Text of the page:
Action alert – Bill receives First Reading, ask your MP to sign EDM 521

Today the Abortion (Cleft Lip, Cleft Palate and Clubfoot) Bill received a First Reading. This was a short procedure that took place after Prime Minister’s Questions where Fiona Bruce MP presented the Bill to the Commons. This Bill will change the law to clarify that cleft palate, cleft lip, and clubfoot are not grounds for abortion in the UK.

You may have seen there has been a large amount of positive media coverage around the Bill in the national media and some coverage in outlets overseas since it was launched, including articles in the Sunday Times, Sun on Sunday and the Guardian. 

We are also seeing a large amount of support for the Bill building online from people with these conditions along with support from the wider public. Thank you to everyone who is helping get the word out about the Bill by sharing Stand Up and Smile campaign content on social media.


To coincide with First Reading of the Bill, Carla Lockhart MP is leading a group of MPs who have launched an Early Day Motion which MPs can sign to show their support for the Abortion (Cleft Lip, Cleft Palate and Clubfoot) Bill.

We are aiming to get as many MPs as possible to sign this Early Day Motion (EDM 521) so that we can demonstrate to Parliament and the Government that there is strong support for the Bill.

It would be very helpful if you could contact your MP to ask them to sign this Early Day Motion.

We have updated the pre-written email on the email MP function on our website with new text asking your MP to sign the Early Day Motion. Please click the button to email your MP on this now. It only takes 30 seconds.

Once you have emailed your MP, please do let friends and family know to email their MP.  

Thank you for your help on this.

Abortion (Cleft lip, cleft palate and club foot) Bill receives First Reading

A Bill which would change the law to clarify that cleft palate, cleft lip, cleft palate and lip, and club foot are not grounds for abortion in the UK has received a First Reading this afternoon. 

The Abortion (Cleft lip, cleft palate and club foot) Bill, which has cross-party support, was presented by Fiona Bruce MP shortly after today’s Prime Minister’s Questions and urgent questions. 

An early day motion supporting the Bill has also been launched by Carla Lockhart MP and she is encouraging MPs to sign the motion to show their support for the Bill. 

Both the Bill and early day motion have the support of a cross-party group of MPs from the UK Parliament’s three largest parties.

The issue of abortion for such minor and correctable conditions is of personal significance to Fiona as her son was born with club foot.

Decades after his club foot was corrected by two operations and a year of physiotherapy, Fiona’s son is now studying for a doctorate at Oxford.

Speaking to The Sun about her son, Fiona said: “Being born with this condition has not held my son back, rather the opposite. It has given him a depth of understanding about the value of every human life.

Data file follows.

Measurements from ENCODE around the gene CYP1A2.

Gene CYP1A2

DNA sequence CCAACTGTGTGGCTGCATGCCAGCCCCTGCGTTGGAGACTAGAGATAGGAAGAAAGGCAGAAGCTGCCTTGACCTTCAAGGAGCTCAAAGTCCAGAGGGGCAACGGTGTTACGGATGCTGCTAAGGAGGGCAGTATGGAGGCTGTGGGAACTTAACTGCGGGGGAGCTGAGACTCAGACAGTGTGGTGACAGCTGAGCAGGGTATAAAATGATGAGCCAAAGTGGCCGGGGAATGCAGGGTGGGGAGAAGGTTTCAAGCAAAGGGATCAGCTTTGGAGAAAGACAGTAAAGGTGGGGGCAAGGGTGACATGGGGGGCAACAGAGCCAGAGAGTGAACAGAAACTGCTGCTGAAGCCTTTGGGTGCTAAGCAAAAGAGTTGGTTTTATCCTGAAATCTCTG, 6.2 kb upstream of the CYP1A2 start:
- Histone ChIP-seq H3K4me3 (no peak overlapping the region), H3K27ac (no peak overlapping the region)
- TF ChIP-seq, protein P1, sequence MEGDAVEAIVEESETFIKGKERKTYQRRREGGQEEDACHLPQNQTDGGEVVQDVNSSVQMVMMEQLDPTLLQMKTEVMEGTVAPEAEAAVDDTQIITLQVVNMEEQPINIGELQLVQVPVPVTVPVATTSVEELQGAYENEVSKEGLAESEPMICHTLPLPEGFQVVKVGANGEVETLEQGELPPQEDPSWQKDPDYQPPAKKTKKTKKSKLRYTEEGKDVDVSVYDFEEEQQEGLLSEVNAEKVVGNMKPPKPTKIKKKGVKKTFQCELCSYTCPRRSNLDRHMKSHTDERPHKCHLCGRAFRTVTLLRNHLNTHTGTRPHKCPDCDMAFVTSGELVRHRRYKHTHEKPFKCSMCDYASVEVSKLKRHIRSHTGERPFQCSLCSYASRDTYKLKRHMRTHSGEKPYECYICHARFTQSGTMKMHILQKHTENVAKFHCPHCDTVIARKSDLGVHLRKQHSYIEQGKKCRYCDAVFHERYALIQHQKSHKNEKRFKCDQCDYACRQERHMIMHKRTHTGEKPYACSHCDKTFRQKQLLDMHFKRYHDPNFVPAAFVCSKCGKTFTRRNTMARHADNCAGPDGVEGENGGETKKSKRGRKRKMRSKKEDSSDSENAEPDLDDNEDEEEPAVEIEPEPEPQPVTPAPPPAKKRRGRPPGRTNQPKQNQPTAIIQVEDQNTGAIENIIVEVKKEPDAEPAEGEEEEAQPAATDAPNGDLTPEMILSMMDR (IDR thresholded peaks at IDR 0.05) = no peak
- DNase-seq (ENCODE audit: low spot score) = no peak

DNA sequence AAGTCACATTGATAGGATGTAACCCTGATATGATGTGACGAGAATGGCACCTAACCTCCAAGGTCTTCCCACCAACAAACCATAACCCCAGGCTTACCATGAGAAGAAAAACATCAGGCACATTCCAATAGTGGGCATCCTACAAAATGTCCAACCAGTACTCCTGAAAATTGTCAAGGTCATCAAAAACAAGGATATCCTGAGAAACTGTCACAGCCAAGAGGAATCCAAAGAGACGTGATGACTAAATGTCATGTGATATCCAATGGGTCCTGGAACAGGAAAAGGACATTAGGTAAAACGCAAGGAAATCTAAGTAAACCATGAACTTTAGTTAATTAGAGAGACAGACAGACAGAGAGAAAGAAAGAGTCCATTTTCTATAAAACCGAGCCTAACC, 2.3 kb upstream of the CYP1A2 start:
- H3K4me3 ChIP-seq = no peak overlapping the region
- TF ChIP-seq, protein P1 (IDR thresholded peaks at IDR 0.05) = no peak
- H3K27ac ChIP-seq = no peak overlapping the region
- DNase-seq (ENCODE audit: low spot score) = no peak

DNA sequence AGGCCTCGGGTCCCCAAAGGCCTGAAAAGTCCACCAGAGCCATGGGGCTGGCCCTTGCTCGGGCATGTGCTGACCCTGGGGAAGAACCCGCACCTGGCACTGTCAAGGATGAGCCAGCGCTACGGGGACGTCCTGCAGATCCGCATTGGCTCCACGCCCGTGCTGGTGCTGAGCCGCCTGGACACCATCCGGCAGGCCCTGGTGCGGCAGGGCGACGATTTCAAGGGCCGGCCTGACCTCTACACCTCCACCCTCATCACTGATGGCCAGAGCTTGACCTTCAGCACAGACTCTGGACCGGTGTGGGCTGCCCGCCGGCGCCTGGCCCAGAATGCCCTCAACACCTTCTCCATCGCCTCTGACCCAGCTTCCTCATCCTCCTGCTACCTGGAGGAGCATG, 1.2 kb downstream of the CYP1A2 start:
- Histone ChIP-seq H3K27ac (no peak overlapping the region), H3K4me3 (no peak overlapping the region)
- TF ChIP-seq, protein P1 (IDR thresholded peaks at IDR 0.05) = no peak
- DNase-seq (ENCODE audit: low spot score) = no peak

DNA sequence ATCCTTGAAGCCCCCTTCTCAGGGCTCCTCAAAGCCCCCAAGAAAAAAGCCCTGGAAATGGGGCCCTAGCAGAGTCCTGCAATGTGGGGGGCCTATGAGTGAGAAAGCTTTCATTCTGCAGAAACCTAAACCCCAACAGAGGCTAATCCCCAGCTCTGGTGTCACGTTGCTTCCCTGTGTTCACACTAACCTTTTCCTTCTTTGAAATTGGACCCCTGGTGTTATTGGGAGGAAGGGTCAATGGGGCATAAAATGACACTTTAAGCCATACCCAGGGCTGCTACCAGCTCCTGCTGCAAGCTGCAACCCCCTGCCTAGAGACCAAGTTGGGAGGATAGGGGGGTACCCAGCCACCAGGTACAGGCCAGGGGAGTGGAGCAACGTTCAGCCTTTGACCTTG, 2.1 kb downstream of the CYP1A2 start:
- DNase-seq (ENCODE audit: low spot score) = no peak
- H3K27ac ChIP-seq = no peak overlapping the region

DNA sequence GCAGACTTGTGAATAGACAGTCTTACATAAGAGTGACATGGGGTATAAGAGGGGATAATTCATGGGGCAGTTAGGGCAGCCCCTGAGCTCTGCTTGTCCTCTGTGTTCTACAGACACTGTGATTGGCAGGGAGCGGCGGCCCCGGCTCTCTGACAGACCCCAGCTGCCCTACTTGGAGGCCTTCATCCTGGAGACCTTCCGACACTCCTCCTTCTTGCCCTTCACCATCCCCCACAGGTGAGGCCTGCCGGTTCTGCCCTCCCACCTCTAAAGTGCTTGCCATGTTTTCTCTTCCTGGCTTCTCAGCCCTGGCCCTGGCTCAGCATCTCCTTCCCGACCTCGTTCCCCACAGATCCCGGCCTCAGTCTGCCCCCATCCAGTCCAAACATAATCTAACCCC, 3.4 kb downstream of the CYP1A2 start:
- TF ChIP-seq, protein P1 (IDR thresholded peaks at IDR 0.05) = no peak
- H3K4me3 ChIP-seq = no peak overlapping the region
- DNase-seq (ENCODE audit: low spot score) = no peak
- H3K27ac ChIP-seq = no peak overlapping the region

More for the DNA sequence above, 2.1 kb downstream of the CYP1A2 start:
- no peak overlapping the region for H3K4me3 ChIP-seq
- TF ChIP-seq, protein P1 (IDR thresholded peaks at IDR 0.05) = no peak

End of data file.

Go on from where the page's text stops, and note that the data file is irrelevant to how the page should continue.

“Now in his mid-20s, he lives life to the full and no one would ever know, apart from the most experienced clinician in this field. It is hard to think that such a treatable disability could have deprived my son of life.”

She added: “This is a sensible law change that I am inviting all MPs, regardless of where they stand on the wider issue of abortion, to get behind and support.

“It has now been 30 years since Parliament properly reviewed our law on abortion for disability.

“Every child with one of these conditions deserves the same chance of life as my son. I also want to ensure that no parent has to go through any pressure to abort their baby for what is clearly a correctable condition.

“It’s time our legislation caught up to reflect society’s positive changes in attitudes towards those born with disabilities and medical advances in the intervening years.”

Currently, abortion is allowed up to birth for babies with disabilities. This has been interpreted to include cleft lip, cleft palate and club foot, meaning abortion is legal up to birth based solely on a primary diagnosis of one of these conditions.

All of these conditions can be easily corrected after birth but stories of women who have been offered abortion following the diagnosis of a cleft lip, cleft palate or club foot on their child have proliferated the media since the Bill was announced.

One such mother is Sophie Caldecott, who was offered abortions throughout her pregnancy after her 20-week scan showed her daughter had clubfoot. 

Sharing her story with the Guardian, Sophie said: “My daughter is now six and you can’t tell that there was anything wrong with her feet or ankles now, thanks to very minor surgery in her first few months and physiotherapy. But when the sonographer discovered the problem, she told my husband and me that we could have our money back for the scans, and implied it was likely we’d want an abortion.”